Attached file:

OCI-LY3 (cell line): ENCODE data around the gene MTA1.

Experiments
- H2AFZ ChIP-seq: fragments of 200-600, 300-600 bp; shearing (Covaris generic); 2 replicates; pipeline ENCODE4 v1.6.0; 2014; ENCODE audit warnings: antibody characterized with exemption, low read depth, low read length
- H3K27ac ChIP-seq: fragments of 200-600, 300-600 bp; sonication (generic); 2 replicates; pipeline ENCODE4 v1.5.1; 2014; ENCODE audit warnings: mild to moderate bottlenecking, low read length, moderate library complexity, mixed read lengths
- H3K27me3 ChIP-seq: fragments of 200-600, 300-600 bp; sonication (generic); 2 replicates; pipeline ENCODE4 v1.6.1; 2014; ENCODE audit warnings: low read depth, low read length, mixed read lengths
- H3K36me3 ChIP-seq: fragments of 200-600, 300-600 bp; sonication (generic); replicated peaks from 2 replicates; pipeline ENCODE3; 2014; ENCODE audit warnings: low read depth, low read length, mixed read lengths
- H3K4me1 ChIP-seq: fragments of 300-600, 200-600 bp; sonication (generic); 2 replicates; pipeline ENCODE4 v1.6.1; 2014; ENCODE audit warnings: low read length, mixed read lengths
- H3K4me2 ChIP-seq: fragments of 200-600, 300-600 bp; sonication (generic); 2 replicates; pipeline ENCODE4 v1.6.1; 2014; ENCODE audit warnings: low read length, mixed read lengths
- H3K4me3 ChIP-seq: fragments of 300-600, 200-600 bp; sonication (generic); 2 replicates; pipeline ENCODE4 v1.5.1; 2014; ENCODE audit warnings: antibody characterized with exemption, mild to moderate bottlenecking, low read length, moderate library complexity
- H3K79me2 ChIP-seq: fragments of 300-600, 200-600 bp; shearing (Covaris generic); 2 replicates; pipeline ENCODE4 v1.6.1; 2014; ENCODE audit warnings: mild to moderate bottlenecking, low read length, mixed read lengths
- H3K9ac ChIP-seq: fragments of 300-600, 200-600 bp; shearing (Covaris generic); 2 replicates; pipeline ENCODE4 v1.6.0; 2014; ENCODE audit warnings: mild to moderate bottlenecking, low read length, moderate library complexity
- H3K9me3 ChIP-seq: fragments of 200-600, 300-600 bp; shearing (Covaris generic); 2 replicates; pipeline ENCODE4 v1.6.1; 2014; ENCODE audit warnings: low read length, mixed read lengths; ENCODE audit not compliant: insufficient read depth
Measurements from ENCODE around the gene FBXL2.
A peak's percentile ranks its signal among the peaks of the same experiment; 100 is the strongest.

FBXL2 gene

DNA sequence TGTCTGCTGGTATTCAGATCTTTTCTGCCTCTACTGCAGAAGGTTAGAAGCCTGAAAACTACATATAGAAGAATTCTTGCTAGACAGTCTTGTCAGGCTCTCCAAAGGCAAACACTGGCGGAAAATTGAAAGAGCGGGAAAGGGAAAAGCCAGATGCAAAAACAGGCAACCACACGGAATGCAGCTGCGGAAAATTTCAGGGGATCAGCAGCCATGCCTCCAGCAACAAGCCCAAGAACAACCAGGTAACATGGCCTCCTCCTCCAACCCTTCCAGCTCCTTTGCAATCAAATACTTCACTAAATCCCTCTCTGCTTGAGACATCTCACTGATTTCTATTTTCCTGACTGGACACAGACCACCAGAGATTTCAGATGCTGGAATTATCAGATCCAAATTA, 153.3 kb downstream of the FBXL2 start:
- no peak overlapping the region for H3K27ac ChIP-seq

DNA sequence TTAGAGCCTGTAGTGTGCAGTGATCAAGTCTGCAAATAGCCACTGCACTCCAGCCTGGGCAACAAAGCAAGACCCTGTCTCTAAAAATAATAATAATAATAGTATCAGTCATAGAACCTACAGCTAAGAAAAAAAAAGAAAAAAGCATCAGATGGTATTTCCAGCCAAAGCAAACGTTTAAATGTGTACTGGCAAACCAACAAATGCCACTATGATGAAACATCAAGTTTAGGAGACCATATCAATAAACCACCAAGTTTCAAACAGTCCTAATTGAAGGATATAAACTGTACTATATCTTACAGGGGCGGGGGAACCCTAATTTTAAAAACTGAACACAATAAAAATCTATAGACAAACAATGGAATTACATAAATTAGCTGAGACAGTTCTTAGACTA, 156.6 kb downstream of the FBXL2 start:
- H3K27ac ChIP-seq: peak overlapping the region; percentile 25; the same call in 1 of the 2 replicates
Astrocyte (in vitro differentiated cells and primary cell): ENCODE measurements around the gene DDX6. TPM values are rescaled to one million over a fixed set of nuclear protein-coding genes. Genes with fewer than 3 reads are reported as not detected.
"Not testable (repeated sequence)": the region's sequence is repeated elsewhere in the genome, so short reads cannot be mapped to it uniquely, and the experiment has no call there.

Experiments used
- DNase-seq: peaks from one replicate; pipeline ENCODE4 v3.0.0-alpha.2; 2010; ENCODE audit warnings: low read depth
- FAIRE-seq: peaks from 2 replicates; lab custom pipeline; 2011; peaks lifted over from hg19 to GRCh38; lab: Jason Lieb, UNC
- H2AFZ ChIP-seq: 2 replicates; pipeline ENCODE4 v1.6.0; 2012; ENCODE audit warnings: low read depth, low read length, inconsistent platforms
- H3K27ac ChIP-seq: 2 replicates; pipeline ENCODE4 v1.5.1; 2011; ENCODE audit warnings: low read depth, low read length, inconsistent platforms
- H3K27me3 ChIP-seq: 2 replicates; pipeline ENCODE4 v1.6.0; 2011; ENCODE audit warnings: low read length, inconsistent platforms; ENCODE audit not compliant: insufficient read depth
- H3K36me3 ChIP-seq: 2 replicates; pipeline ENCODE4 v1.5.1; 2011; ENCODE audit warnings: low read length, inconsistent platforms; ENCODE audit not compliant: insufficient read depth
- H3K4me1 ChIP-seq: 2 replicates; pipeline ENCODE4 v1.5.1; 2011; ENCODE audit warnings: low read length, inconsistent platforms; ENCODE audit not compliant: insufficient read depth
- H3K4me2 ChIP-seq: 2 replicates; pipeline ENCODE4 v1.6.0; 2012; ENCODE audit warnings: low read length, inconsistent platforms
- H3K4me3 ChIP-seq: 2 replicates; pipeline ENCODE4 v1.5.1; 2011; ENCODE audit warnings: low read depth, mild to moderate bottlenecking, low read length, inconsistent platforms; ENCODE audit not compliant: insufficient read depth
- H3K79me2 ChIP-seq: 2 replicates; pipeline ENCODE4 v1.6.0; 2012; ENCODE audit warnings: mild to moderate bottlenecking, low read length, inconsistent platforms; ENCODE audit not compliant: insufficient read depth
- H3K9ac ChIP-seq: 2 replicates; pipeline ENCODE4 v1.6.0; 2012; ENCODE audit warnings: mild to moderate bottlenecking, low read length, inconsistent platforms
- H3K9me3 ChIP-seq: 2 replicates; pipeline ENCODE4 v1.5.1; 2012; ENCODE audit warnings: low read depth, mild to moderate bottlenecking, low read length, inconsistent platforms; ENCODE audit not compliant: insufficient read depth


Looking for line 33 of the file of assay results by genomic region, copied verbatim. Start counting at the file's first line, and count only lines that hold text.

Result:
- H3K9ac ChIP-seq: 2 replicates; pipeline ENCODE4 v1.6.0; 2012; ENCODE audit warnings: mild to moderate bottlenecking, low read length, inconsistent platforms